IoT Transit: The Planes, Trains and Automobiles of the Future
Pivot3 Smart City Blog Part 3
It’s no surprise that people often find being stuck in traffic to be one of the most frustrating things about city life. Common traffic patterns from workplace commutes and road improvement plans are common causes of crowded roadways. City leaders look to ease congestion on the roadways through technology and planning but their efforts are not always successful. Here in the UK, smart motorways display the suggested speed limit for that portion of the road at that very time — designed to reduce heavy traffic during peak travel times — but the signs are often ignored by drivers.
Mass transit would appear to be the answer, yet these options are always a better choice for commuters. Less than 90% of trains in the UK were on time in 2016-2017 and less than 2% of all trips were taken by train. Lack of trust in the rail system, patterns of untimely arrivals and inconvenience with schedules network are the primary causes of a lack of passenger traffic. But perhaps the biggest contributor to low rider numbers can be attributed to the design and scale of the railways. During the industrial revolution, rail travel became a low cost, reliable way of transporting goods and people especially to remote areas without canals or major waterways. However, the scale of the railways and the future potential demand wasn’t considered during development, which leads to the challenges these transit networks face today.
So, how does all of this link into a smart city infrastructure? The evolution of the modern-day transit system is the perfect allegory for your IoT infrastructure as a whole.
Just like trains move passengers, you have a way to move data around your smart city, regardless of where you are doing your initial data processing – and you have to do it in a modern way. The volume of data that the IoT is capable of generating will soon overwhelm historical network infrastructures, and continued deployment of these types of legacy networks, which require physical cabling to remote parts of your city, county, region or even state, make it expensive and unfeasible. The answer to this challenge is the widespread adoption of IoT, and in my opinion, 5G MUST be adopted widely and comprehensively to make that this type of IoT deployment successful. The options for 5G deployment are extensive, and there are solutions to fit any location or budgets.
The evaluation of data and what you are trying to accomplish with is is the reason behind data transfer. What is your IoT looking for — a concept that I use often is that of Micro-, Medio- and Macro- analytics.
Micro-Analytics is perfect for a single stimulus, a fire alarm for example, looking for carbon particulates in the air above a certain threshold. It is necessary that the fire alarm provides real-time alerts rather than sending the data to a data center (possibly hundreds of miles away) and then get the response back to the fire alarm to begin sounding the alarm.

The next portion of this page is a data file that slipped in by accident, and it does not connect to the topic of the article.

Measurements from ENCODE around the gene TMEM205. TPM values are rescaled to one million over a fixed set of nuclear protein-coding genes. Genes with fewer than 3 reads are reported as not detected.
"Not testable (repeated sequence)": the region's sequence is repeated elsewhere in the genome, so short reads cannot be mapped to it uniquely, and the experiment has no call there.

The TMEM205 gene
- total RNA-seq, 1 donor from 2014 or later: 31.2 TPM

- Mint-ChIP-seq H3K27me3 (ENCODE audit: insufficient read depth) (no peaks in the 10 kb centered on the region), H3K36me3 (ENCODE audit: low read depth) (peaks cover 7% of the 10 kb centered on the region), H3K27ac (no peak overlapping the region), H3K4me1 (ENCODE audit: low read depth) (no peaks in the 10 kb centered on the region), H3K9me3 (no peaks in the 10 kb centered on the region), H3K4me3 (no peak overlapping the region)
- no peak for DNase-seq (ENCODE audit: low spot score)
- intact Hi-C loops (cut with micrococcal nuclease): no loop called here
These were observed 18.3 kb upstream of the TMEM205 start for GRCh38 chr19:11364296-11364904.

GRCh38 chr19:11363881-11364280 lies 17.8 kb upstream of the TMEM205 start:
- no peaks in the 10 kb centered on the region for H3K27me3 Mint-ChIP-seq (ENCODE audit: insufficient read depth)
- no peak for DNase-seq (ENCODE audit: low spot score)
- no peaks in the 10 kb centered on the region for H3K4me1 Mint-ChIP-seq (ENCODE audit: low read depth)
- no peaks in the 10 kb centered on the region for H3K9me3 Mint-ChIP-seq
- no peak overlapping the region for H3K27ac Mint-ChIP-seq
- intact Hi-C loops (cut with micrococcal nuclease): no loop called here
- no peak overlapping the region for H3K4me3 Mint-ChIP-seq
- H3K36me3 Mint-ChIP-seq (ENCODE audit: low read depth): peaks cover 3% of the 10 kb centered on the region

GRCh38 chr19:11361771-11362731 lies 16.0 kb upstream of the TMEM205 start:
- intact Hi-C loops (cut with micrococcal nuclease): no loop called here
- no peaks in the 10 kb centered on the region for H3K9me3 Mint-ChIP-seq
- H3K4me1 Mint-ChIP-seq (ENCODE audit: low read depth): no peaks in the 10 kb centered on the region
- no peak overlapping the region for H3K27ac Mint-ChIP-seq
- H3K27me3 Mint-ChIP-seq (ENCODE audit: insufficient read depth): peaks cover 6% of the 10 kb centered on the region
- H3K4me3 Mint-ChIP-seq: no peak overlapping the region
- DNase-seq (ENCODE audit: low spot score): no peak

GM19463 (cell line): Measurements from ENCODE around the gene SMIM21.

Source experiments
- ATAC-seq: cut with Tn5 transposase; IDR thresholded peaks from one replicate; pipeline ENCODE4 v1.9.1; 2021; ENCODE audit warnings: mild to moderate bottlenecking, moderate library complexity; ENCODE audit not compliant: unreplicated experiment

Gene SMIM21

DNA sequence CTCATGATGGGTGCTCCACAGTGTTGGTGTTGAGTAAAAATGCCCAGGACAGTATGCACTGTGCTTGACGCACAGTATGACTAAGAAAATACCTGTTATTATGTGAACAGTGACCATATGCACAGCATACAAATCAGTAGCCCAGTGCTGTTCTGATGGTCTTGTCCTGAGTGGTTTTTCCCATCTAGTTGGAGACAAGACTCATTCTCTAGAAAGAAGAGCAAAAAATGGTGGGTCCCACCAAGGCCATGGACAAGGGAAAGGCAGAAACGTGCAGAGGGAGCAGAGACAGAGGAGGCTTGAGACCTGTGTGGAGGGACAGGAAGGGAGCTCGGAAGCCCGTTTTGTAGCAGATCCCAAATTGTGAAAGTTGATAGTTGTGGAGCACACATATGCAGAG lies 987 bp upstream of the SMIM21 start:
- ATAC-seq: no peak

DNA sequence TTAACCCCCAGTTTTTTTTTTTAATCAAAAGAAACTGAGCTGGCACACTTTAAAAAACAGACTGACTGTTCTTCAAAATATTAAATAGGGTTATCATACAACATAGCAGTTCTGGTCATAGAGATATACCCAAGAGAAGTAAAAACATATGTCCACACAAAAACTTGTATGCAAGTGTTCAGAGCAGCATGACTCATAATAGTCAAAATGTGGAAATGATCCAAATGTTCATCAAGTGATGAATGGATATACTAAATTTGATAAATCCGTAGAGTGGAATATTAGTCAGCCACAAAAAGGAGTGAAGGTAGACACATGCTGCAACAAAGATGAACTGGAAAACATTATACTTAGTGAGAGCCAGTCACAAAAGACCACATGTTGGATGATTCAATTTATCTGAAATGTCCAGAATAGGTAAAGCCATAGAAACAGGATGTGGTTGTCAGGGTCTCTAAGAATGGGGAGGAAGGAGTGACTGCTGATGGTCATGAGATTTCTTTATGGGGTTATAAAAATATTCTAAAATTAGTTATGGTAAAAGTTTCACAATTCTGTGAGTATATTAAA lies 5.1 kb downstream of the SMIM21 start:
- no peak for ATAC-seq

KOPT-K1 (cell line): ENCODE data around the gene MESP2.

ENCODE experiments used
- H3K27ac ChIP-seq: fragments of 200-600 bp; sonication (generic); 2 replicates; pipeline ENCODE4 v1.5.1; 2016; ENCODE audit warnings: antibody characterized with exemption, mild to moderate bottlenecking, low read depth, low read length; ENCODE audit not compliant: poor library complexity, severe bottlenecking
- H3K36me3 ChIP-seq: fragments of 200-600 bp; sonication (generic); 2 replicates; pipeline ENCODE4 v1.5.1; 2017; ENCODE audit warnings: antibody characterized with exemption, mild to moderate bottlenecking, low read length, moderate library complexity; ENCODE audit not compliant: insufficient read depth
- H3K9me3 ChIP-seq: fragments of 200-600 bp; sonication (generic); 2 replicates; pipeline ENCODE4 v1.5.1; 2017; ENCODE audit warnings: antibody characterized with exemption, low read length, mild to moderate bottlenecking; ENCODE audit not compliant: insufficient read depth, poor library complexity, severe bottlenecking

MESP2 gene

Medio-Analytics is great for a local area – a city block, for example – where you want to provide a near to real time response, but you want to take inputs from multiple sensors to gain a broader and more detailed picture of the area as a whole. An example of this is the combination of a directional microphones for gunshot detection with video surveillance cameras to record the shooter. This video can then be analyzed later using facial recognition software to identify the perpetrator.
Macro-Analytics covers your entire city and shows you the trends and patterns on a much broader scale, providing term, actionable intelligence. This process includes being able to track traffic hotspots through cities and combining that data with meteorological data to see if the weather affects traffic movement, patterns or peak times.
All of this data, whether micro or macro — is incredibly useful. Consider the fire alarm example. If the same alarm goes off repeatedly, it is important to understand why or what is causing the alarm. It could just be a faulty fire alarm that needs replacing or maintenance but it could be the start of a larger issue. The data gathered from the events will provide the answers.
5G is where we will need to be in the next 10 years to ensure that IoT is truly taken advantage of to improve human safety and quality of life. This rapid network infrastructure will ensure data is delivered in a timely manner to where it needs to be analyzed. In my next article, I’ll discuss how this network will help ensure reliable and valuable IoT deployments that scale.
Mike Beevor is the technical director at Pivot3, where he leads the company's safe city and smart city strategy. A 15-year industry veteran, Mike has held a number of technical roles across a wide range of startups, both in the field and in marketing organizations. He regularly presents at Pivot3 industry events and participates in industry panels, as well as performing the technical evangelist role for EMEA and APAC. A keen technologist, he has a specific interest in all of the ways that IoT and analytics can be combined to build the ultimate smart city.